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Discussion Starter #1
Question for all you retirees: Are your total expenses really at 75% of your pre-retirement income?

Yeah, it's just a rule of thumb that takes into account of your pre-retirement lifestyle, minus expenses for working full time and adding new expenses retired people do and other factors, like mortgage and dependent children.
 

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As you suggest, each of us will have a different answer because each of us has our own specific situation. Any of our answers would thus, for the most part, be meaningless.

It would be more important to compare with pre-retirement expenses net of things like contributions to pension plans, investment portfolios, savings plans, CPP and OAS. On that measure, my expenses are considerably more in retirement than when I was employed, partly because I no longer have those pre-retirement expenses.
 

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I would ignore that "rule". It again, is just a rough guide to help you figure out if you have saved enough.
A better approach, is to make a retirement budget. Eliminate all the work related expenses and contributions. Add any retirement expenses you foresee like travel or other activities like renovate home etc.
Once you have your annual budget, figure out if your savings along with cpp, oas, pensions are sufficient. If not trim your budget!
Good luck.
 

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DW and I were making so much money in the last 5 years of employment that our expenses were barely 25% of our final earnings. Mainly because we did not grow our spending to match our higher incomes. The ROT applies to wage earners on average. Plus kids graduated, no parents to take care of, no further deductions, etc.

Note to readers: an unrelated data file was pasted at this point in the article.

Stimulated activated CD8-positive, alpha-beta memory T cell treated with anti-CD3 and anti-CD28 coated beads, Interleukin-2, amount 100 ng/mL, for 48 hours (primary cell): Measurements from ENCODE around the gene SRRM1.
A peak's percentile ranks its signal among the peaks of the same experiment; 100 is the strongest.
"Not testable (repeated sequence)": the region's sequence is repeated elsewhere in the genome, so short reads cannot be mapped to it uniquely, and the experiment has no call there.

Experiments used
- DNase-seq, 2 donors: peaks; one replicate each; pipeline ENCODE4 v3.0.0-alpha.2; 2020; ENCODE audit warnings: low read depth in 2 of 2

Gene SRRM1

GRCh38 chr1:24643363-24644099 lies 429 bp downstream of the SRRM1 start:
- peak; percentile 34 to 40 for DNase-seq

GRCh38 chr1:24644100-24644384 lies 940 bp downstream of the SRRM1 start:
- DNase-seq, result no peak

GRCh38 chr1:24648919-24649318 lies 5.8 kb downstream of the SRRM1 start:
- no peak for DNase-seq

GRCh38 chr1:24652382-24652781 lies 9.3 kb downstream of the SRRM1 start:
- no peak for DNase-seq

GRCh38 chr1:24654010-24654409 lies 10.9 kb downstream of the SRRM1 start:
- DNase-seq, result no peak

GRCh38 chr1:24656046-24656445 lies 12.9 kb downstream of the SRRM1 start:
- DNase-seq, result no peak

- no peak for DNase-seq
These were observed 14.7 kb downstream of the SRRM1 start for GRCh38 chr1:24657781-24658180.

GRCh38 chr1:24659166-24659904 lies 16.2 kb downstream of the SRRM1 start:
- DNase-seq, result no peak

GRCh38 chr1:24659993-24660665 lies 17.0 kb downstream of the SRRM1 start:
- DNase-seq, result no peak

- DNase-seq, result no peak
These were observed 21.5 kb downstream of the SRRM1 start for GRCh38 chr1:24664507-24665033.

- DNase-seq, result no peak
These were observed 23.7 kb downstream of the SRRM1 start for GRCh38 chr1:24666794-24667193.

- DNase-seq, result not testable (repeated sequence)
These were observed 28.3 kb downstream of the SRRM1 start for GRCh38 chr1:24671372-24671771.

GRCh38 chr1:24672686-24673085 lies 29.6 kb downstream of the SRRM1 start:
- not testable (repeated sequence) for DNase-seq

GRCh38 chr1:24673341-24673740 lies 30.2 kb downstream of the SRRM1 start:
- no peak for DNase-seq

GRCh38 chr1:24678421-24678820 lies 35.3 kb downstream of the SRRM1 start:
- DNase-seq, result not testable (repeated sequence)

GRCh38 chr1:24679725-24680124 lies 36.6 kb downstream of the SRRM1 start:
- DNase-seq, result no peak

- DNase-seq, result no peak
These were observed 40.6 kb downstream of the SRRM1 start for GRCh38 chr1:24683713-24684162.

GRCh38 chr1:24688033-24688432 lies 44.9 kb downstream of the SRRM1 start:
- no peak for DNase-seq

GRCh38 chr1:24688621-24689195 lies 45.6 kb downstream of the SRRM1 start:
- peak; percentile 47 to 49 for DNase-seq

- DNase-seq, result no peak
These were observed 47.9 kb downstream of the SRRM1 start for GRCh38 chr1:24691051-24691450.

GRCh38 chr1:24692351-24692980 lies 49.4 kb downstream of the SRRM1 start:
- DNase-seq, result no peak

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Discussion Starter #5
I would ignore that "rule". It again, is just a rough guide to help you figure out if you have saved enough.
A better approach, is to make a retirement budget. Eliminate all the work related expenses and contributions. Add any retirement expenses you foresee like travel or other activities like renovate home etc.
Once you have your annual budget, figure out if your savings along with cpp, oas, pensions are sufficient. If not trim your budget!
Good luck.
I was curious and wanted to know how close to that 75% people were achieving.
 

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I'll give you my numbers. For 2019 we created approximately 88% of our full time net working income. In two years when Government programs kick in we'll be at about 98%. I came to the realization that if I could afford my lifestyle while working full time it wouldn't take much of a budget adjustment to afford the same lifestyle at 88%. I still carry debt in the form of mortgage and HELOC and that's ok. I had a choice to work 7-10 more years to eliminate the debt OR go now and find a way to service the debt - that was an easy choice.
When I was considering leaving work I was shocked to discover that CPP, EI, Taxes, Union Dues and Pension contributions were 30%+ of my gross pay. Pension splitting and strategic with draw of assets also helps.
My goal was always to try and replace as much of my working income with passive income over time. Glad I did as my income is now more secure then when I was working.
 

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I think compare pre-retirement income is different than compare pre-retirement expenses, are we compare retired expenses vs pre-retirement expenses or income vs income (of retirement) ? like Kcoman pointed out, someone could have the expenses of pre-retirement is way less than 75% of the pre-retirement income, so they can save a lot for the retirement, and when they retired, the expenses could be more than 75% of the pre-retirement expenses, but their retirement income might be less than 75% when they were working, as long as they can afford it from the reserved retirement funds, then it is OK.